But I also see nothing wrong, at this point in time, by changing up the decision-making process by throwing some civil and criminal penalties into the mix. Even though it shouldn’t be necessary, it’s becoming clear that it is- and regulatory enforcement is a time honored method of keeping the citizenry safe.

Roughly 500 per course of treatment for Pfizer, and about 700 for Merck. Vaccination is still cheaper, but these clowns seem to think that paying $500-700 to be treated is better than being vaccinated and avoiding it in the first place.

Biden administration to buy Pfizer antiviral pills for 10 million people, hoping to transform pandemic - The Washington Post

Because the vast run of people are flat-out stupid and will try and cheat/fudge as much as possible. We see this with the colossal number of idiots who wear masks, but keep their noses exposed, for example. They’re obeying the rules, but doing so stupidly because they don’t get it.

So you have to simplify it down to “cook to 165” or whatever, instead of providing a chart of pasteurization time vs. temperature, because people won’t get that, but they will get 165, and if they cook it to that temp, it’s basically instantly pasteurized.

We’re discussing this very issue over in the Canada and coronavirus thread:

(Right at end of thread)

I’m fine with regulating food service businesses, and I’m also fine with requiring a lot of people to be vaccinated, or excluding the unvaccinated from certain riskier activities, like sports events or restaurants. I’m not fine with punishing people for not feeling like “the CDC recommended this” automatically meant they went ahead and did it, unless they were self or evil.

I often get a sense of anger at “those bad people”, and I think that’s mostly misplaced. Those who haven’t been vaccinated are not, in general, bad people. They are a mix of misinformed, stupid, and stubborn people, including a lot who distrust whatever authority has been contacting them. Sure, proactively say “get vaccinated by this date or the following bad consequence will happen”. But don’t do it with a subtext of punishment for “selfish bad people”.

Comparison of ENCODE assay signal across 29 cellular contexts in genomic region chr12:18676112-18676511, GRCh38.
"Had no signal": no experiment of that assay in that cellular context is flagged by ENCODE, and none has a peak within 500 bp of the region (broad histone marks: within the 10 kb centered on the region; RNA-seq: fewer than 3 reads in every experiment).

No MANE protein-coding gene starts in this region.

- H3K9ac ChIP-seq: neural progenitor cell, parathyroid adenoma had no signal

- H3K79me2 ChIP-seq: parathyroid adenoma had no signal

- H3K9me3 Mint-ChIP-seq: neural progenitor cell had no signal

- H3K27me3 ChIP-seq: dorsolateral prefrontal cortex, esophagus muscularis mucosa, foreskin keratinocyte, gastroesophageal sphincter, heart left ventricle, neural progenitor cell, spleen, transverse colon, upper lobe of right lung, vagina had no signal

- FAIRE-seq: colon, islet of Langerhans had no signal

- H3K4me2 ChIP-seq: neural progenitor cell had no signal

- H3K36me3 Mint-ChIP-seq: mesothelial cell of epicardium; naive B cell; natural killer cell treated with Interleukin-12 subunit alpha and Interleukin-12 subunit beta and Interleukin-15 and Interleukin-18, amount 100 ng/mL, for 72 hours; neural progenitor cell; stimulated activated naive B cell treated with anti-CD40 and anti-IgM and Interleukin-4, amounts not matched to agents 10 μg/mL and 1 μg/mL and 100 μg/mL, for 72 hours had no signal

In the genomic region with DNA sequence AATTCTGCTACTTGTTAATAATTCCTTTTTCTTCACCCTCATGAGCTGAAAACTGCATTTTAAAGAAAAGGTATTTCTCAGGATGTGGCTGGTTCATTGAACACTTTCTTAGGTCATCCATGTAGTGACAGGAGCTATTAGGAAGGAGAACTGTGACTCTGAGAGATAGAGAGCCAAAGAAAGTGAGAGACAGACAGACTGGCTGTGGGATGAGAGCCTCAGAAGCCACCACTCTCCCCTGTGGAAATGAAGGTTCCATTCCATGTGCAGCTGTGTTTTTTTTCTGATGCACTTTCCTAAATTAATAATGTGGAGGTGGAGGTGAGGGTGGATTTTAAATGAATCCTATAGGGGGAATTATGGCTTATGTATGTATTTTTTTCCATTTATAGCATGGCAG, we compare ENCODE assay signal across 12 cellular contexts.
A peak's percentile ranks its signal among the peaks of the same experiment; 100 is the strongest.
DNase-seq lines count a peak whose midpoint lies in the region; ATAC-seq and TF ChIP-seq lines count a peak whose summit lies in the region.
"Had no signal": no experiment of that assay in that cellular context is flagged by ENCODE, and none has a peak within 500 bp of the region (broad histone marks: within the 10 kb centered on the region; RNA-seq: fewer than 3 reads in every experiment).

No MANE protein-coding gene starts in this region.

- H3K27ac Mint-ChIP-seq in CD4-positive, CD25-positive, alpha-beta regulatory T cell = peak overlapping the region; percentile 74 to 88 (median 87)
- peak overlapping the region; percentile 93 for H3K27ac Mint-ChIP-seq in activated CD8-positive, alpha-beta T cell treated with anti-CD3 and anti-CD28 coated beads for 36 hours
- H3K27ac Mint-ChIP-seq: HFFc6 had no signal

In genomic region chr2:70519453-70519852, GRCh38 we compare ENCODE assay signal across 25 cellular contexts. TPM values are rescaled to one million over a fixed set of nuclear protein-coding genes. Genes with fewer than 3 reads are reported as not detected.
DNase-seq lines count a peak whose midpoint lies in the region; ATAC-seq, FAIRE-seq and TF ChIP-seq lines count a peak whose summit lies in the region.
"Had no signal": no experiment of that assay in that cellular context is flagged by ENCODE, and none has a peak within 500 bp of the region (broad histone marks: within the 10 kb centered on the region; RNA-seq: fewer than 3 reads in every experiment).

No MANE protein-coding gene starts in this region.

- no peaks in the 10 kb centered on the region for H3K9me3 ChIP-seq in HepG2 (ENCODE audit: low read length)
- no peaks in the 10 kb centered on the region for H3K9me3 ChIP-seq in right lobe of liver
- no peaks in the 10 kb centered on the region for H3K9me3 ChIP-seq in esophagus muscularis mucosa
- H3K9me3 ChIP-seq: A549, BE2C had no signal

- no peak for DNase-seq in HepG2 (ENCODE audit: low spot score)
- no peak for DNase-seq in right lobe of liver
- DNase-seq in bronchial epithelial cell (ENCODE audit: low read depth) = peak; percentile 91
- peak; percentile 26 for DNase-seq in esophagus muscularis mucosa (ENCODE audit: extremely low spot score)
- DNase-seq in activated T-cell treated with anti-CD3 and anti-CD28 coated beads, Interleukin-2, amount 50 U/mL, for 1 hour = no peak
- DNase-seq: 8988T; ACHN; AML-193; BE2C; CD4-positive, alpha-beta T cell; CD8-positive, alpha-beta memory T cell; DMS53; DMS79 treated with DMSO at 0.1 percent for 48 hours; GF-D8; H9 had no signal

Oh, I don’t think anyone should go around calling people that refuse to get vaccinated “bad” or “evil”, either. It’s not productive. Neither is the anger.

But, I also think that’s a claim that’s been highly amplified by the anti-vax crowd, who love to claim to be persecuted - you know, the ones that equate vaccine mandates with Nazi extermination camps. Talking about “a pandemic of the unvaccinated” is not the same as saying that unvaccinated people are bad and evil. Saying that unvaccinated people spread disease at a higher rate is not the same as saying they are bad or evil. Saying that you think it’s OK if unvaccinated people get fired for refusing the vaccine is not the same as saying that they are bad or evil.
Yet I have heard right wing media cite these points as examples of anti-vax shaming. I’m not saying that anti-vax shaming doesn’t happen but it’s highly amplified by people with a persecution complex.

Also, I don’t believe for one second that anti-vax shaming has anything to do with vaccine refusal. I think it’s bullshit.

It’s an abuser tactic writ large. The victim asks the abuser to do something perfectly reasonable, and he refuses. They concede that request is reasonable, but they refuse based on the way they were asked. They didn’t like your “tone”. They saw you roll your eyes. You shamed them with their attitude.
In short, they are refusing to do this perfectly reasonable thing because of something YOU did wrong.

Now most of this comes from the top, the right-wing and anti-science influencers that are propagating the anti-vax skepticism. In many ways, your average vaccine refusing individual is just the victim of bad information, bad information that also encourages a willful refusal to listen to good information.
I’m not sure how we combat that.